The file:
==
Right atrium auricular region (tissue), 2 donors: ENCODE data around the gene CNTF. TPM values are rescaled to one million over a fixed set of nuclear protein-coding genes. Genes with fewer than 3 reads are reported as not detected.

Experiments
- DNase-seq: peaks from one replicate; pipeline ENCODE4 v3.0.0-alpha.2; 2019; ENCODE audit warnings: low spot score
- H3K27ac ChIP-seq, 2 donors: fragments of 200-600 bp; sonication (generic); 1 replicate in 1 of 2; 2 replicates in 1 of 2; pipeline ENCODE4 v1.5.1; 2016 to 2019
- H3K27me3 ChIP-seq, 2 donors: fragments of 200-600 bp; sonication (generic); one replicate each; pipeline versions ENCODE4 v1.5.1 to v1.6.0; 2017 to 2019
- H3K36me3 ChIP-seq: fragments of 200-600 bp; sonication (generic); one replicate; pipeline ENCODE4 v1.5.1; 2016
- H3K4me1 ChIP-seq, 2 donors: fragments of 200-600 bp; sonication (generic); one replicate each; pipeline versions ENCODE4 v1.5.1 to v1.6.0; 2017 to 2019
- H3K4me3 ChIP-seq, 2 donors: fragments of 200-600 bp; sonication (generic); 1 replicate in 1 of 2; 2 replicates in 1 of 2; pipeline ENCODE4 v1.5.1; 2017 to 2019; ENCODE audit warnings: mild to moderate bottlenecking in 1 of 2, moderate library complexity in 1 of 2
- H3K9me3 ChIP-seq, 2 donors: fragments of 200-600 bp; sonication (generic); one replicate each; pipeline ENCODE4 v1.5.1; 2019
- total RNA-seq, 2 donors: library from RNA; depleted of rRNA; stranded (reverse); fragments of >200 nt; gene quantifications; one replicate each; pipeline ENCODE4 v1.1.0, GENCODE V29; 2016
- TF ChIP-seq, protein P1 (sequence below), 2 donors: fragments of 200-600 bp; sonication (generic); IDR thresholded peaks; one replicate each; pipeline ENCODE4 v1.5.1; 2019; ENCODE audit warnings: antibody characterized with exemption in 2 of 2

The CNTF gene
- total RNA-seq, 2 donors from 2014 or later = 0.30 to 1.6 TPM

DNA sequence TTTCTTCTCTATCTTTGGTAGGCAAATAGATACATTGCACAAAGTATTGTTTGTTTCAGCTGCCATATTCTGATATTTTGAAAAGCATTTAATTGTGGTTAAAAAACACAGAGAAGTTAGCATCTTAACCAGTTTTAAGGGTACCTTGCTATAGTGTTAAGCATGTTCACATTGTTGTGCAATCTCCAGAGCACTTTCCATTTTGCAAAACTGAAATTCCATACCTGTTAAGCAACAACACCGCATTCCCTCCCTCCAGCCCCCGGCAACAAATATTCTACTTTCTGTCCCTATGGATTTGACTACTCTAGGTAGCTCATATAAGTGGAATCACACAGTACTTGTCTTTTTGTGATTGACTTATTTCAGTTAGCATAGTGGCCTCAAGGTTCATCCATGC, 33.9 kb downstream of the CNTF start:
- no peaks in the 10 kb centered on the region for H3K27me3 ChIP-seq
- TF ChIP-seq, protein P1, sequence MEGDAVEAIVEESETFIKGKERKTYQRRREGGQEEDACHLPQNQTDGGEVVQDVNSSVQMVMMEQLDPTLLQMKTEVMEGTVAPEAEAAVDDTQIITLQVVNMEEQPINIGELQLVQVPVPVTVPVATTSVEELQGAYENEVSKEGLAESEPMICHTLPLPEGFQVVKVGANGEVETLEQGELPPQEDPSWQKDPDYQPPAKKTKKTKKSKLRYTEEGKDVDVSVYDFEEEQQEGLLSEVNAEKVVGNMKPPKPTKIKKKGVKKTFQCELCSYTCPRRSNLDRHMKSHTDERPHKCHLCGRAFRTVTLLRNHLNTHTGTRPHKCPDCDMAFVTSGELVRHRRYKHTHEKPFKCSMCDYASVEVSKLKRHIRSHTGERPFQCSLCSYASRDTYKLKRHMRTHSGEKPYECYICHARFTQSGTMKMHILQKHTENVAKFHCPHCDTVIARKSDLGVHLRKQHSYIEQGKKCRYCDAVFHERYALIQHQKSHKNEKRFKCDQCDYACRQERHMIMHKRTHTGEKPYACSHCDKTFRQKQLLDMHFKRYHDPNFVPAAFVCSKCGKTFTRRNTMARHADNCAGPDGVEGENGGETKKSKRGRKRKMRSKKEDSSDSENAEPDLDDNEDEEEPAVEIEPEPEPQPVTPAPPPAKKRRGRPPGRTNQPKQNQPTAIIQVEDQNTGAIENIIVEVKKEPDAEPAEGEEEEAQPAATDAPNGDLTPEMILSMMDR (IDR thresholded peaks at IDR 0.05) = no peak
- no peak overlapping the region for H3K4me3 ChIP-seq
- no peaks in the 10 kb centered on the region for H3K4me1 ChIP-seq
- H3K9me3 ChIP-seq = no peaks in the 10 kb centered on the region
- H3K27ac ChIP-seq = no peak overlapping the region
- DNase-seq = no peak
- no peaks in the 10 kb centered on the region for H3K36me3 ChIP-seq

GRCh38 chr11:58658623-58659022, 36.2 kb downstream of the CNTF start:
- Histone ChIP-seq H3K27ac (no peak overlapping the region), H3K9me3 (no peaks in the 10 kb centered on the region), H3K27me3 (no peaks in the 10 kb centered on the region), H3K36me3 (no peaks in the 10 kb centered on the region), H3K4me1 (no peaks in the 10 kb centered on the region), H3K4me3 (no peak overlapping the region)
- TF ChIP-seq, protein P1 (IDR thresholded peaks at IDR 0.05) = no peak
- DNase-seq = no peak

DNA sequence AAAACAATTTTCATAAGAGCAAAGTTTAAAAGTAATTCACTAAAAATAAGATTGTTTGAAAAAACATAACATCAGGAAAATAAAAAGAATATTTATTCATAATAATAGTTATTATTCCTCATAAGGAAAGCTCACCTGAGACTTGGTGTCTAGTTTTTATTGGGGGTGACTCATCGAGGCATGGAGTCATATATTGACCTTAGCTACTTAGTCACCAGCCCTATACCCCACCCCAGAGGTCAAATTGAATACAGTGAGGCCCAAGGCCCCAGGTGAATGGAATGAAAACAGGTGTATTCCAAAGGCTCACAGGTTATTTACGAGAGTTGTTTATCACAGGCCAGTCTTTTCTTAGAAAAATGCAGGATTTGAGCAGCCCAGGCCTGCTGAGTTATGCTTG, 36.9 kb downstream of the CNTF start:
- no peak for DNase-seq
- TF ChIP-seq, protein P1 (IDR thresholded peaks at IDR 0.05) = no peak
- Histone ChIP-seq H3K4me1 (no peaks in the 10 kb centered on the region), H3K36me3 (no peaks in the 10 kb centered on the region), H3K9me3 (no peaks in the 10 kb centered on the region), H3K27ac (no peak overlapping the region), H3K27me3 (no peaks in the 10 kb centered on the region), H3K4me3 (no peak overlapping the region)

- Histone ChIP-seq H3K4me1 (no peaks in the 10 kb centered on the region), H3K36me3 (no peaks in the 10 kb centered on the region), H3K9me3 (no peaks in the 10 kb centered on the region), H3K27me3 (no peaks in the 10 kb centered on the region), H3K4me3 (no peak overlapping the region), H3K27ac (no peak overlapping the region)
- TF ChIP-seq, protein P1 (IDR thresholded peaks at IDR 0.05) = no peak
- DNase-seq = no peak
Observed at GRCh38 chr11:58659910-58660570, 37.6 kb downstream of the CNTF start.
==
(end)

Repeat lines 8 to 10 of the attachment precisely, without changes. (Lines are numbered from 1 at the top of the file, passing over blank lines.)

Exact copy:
- H3K4me3 ChIP-seq, 2 donors: fragments of 200-600 bp; sonication (generic); 1 replicate in 1 of 2; 2 replicates in 1 of 2; pipeline ENCODE4 v1.5.1; 2017 to 2019; ENCODE audit warnings: mild to moderate bottlenecking in 1 of 2, moderate library complexity in 1 of 2
- H3K9me3 ChIP-seq, 2 donors: fragments of 200-600 bp; sonication (generic); one replicate each; pipeline ENCODE4 v1.5.1; 2019
- total RNA-seq, 2 donors: library from RNA; depleted of rRNA; stranded (reverse); fragments of >200 nt; gene quantifications; one replicate each; pipeline ENCODE4 v1.1.0, GENCODE V29; 2016